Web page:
DON'T LOOK NOW
1973, Paramount, 110 min, Dir: Nicolas Roeg

Director Nicolas Roeg’s atmospheric adaptation of Daphne DuMaurier’s story is a haunting meditation on the consequences of repressing traits inside us that could mean the difference between life and death. Antiquities restorer Donald Sutherland and wife Julie Christie, in mourning after the accidental drowning of their young daughter, journey to Venice during the off-season to help renovate a church. But their encounter with two strange sisters, one of whom is a blind clairvoyant, pulls them into shadowy back alleys and deserted canals and onto the radar of a warped serial killer terrorizing the city. A brilliant variation on Italy’s homegrown giallothriller genre then enjoying success in early 1970s European cinema.


MOONLIGHT
2016, A24, 111 min, Dir: Barry Jenkins

Director Barry Jenkins’ Golden Globe-winning coming-of-age story is told in three chapters, with a trio of actors (Alex R. Hibbert, Ashton Sanders and Trevante Rhodes) playing central character Chiron, a boy from Miami’s crime-ridden Liberty City neighborhood who survives a gauntlet of bullying with the support of some unexpected allies. Costarring Mahershala Ali, Janelle Monáe and Naomie Harris. “Its story may be sprinkled with drug dealers and addicts. But its message is clear: The world is richer and deeper and more complex than we ever imagined, and even its most troubled characters — just like us — are looking for love.” - Stephen Galloway, The Hollywood Reporter.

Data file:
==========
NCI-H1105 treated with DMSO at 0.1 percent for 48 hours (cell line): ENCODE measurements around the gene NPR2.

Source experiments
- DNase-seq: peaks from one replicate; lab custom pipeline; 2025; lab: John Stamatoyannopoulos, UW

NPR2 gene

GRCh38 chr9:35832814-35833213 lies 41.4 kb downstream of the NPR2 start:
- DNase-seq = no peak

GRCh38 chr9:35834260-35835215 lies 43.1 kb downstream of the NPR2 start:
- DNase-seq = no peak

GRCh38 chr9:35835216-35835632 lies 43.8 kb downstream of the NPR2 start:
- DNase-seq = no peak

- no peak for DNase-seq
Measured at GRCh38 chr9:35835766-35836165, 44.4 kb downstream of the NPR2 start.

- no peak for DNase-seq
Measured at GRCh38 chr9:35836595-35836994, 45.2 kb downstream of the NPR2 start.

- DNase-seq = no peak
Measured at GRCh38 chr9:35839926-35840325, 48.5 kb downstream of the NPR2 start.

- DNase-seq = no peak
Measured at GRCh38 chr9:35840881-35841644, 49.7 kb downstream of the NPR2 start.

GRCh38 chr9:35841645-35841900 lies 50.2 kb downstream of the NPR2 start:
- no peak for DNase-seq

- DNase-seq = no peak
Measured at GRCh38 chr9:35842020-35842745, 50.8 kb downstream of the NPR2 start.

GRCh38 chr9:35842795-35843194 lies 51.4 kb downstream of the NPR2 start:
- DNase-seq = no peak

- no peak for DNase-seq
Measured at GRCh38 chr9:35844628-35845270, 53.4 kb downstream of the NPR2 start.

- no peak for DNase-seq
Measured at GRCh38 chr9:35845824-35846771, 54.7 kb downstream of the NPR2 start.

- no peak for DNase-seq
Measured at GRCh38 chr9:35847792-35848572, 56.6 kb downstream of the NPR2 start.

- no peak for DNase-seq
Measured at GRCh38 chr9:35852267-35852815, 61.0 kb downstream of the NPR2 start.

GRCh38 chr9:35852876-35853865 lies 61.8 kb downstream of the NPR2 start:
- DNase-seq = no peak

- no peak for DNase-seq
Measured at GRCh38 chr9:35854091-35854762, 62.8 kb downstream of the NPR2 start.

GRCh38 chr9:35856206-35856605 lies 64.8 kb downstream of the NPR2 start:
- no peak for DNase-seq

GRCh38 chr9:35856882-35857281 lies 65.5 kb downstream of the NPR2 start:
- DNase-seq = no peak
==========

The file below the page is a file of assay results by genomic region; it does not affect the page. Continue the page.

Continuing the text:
THE ELEPHANT MAN
1980, Paramount, 124 min, Dir: David Lynch

Based on two books about the real-life Elephant Man, John Merrick, director David Lynch recounts this severely deformed man’s perilous life in Victorian England in breathtaking black-and-white. Sir Frederick Treves (Anthony Hopkins) rescues Merrick from a circus freak show where he is assumed to be retarded, takes him to a hospital for tests and discovers that Merrick, in fact, has great intellect and capacity for emotion. John Hurt’s ability to project Merrick’s humanity earned him a Best Actor Oscar nomination, along with the film’s seven other nominations including Best Picture and Best Director. Lynch’s use of costumes, makeup, Freddie Francis’ cinematography and John Morris’ score remain commendably understated, allowing the sadness of the film to avoid sentimentalism. With Anne Bancroft, John Gielgud, Wendy Hiller. "ELEPHANT MAN has the power and some of the dream logic of a silent film, yet there are also wrenching, pulsating sounds -the hissing steam and the pounding of the start of the industrial age. It's Dickensian London, with perhaps a glimpse of the process that gave rise to Cubism." - Pauline Kael.


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